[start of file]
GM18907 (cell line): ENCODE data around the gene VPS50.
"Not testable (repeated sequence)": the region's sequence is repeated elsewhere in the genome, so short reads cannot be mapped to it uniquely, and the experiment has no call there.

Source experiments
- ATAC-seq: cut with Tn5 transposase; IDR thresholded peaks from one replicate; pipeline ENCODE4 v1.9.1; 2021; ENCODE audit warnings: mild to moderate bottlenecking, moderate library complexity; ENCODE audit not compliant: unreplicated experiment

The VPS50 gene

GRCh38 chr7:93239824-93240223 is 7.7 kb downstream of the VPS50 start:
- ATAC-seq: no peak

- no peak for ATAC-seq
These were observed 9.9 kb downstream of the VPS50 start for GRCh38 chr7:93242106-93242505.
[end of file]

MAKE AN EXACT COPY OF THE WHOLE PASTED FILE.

GM18907 (cell line): ENCODE data around the gene VPS50.
"Not testable (repeated sequence)": the region's sequence is repeated elsewhere in the genome, so short reads cannot be mapped to it uniquely, and the experiment has no call there.

Source experiments
- ATAC-seq: cut with Tn5 transposase; IDR thresholded peaks from one replicate; pipeline ENCODE4 v1.9.1; 2021; ENCODE audit warnings: mild to moderate bottlenecking, moderate library complexity; ENCODE audit not compliant: unreplicated experiment

The VPS50 gene

GRCh38 chr7:93239824-93240223 is 7.7 kb downstream of the VPS50 start:
- ATAC-seq: no peak

- no peak for ATAC-seq
These were observed 9.9 kb downstream of the VPS50 start for GRCh38 chr7:93242106-93242505.